The research is a further application of the work of prolific architects, engineers, and educators, specifically Konrad Wachsmann (USC, 1901-80), Robert Le Ricolais (Penn., 1894-1977), Mies Van der Rohe (Chicago, 1886-1969), and Frei Otto (Stuttgart, 1925-), who performed structural research that deepened the exploration into the relationship between man-made and natural structures as a way to achieve a more comprehensive and sustainable method of construction. Blurring the line between “organic” and “inorganic” as in natural processes—the research looks for ways in which it can innovate with respect to architectural design. These pioneers of light architecture and their research into structural and architectural form becomes the starting point for the Polyhedral Atlas as a way of cultivating an understanding of light-construction and sustainability in contemporary practice. These projects embody the search for the potentials inherent in light-construction through the creation of more environmentally responsive, deeply structured spaces that host an endlessly heterogeneous mix of program creating new forms of civic space. The thinness of these structural and formal systems speaks to the increasing necessity of lighter footprints and processes of manufacturing for our built environment in the face of its challenges of today. Finally, the possibility of arriving at a more responsive and lighter building envelope is also interested in the cultural and political dimension of the diaphanous, open plan spaces that these lightweight structures provide.
This new research focuses on how grasshopper can be integrated with the research already conducted by defining how these structures are arranged and variable mathematically, giving the Atlas a series of geometric definitions for exactly how variation in these structures can occur, and what that means for the space produced. Initially, the project will involve scripting the definitions for the catalogue of spatial structures. A scripted definition is a formulaic geometrical and parametric description of digital models. The geometrical constitution of a parametric definition establishes the part-to-whole relationship in these models and their aggregations. The scripting of definitions for these aggregated structures pursues the logic inherent in the two forms of spatial aggregation: tessellation (two-dimensional aggregation of base units) and polyhedral aggregation (three-dimensional aggregation of base units), and allows for a manipulation of these structures by varying the inputs of a formula that defines the appearance of the structure.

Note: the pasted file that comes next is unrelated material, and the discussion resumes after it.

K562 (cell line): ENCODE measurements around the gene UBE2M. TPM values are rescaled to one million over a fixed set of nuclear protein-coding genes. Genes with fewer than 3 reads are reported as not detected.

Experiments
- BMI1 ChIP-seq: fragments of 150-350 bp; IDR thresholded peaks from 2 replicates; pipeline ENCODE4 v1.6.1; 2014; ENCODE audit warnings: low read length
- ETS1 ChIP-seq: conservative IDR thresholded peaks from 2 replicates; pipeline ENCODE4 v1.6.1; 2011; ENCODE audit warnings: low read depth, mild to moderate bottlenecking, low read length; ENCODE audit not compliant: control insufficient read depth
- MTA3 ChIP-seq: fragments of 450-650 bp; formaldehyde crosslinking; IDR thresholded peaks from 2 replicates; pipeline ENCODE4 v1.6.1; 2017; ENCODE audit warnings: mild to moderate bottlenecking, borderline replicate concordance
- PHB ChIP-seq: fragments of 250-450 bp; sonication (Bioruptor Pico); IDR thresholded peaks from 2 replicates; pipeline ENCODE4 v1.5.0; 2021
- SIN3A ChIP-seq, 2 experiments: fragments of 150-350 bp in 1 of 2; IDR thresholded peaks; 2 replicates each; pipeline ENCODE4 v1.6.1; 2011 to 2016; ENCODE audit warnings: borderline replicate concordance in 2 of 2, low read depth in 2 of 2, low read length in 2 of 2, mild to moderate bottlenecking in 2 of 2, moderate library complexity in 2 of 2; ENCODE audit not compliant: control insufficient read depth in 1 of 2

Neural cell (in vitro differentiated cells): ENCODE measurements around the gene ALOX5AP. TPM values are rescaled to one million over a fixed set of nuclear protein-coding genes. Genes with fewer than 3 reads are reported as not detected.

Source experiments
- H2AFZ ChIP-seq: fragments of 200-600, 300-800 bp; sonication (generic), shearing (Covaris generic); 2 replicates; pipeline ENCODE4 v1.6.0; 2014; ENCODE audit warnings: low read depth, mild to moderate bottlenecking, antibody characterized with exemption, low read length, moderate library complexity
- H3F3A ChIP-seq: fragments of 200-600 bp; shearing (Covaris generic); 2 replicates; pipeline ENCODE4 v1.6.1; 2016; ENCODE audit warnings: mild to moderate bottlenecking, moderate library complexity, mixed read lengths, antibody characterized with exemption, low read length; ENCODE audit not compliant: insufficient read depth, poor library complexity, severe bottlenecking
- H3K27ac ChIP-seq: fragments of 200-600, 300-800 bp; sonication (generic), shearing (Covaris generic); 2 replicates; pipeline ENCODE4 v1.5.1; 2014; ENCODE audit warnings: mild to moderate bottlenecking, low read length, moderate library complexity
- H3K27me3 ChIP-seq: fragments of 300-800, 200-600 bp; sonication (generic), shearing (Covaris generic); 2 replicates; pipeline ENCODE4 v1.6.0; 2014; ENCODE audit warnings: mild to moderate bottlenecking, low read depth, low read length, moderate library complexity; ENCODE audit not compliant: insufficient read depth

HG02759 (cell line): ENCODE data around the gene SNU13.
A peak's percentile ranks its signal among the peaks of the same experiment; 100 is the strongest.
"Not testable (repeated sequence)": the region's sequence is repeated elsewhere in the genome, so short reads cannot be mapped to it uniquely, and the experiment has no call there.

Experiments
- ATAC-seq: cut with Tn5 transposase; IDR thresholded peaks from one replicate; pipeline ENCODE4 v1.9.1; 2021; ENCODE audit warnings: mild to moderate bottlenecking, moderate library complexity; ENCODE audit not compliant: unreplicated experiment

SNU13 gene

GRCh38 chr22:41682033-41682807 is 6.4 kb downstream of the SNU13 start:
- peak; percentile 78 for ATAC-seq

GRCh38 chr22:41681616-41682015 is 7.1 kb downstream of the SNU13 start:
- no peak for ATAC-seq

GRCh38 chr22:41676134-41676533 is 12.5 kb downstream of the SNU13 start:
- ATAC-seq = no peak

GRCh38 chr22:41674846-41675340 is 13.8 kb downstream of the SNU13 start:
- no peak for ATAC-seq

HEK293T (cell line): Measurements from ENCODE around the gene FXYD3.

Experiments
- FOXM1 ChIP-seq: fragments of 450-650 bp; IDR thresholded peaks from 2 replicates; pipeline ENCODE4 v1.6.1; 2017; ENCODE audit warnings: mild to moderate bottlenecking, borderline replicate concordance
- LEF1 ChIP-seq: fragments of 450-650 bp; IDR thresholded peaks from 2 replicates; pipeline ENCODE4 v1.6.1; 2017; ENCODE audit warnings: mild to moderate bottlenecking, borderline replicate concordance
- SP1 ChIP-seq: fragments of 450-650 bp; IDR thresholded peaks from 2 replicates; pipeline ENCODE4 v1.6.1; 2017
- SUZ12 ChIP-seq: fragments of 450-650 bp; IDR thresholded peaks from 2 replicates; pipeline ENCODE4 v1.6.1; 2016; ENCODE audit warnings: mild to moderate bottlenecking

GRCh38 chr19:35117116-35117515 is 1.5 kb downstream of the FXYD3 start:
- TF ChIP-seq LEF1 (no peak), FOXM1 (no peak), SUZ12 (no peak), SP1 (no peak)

The goal of this research is to understand exactly which elements of these structures are capable of manipulation through mathematical investigation using the Grasshopper software. Furthermore, Grasshopper is a tool that is currently seldom taught outside of graduate school classrooms. This research would give the student involved a large advantage over those entering graduate school, while also producing a significant addition to the student portfolio which is an essential element of the graduate school application. The work completed will be uploaded onto the project website as a critical addition to the online version of the catalogue, the domain for which is stated above following the project title. This will take place over a 10 week period using the digital resources in the Architecture studio (Camino, Room 43) which provides all necessary modeling programs and design tools, while under the direct supervision of Daniel Lopez-Perez. This project aims to submit this documentation for publication in a variety of forums such as the Journal of Architectural Education in the “design research” category, online, while also seeking other publication opportunities.
Adriaan Beukers and Ed van Hinte, Lightness. 010 Publishers, Rotterdam, 2005: 8-9, 110-113
Davidson, Scott. "About Grasshopper." Grasshopper - Generative Modeling for Rhino. Nurbs, n.d. Web. 08 Feb. 2013.
John Borrego, Space Grid Structures, Skeletal Frameworks and Stressed-Skin Systems. MIT Press, 1968: 1-4, 80-131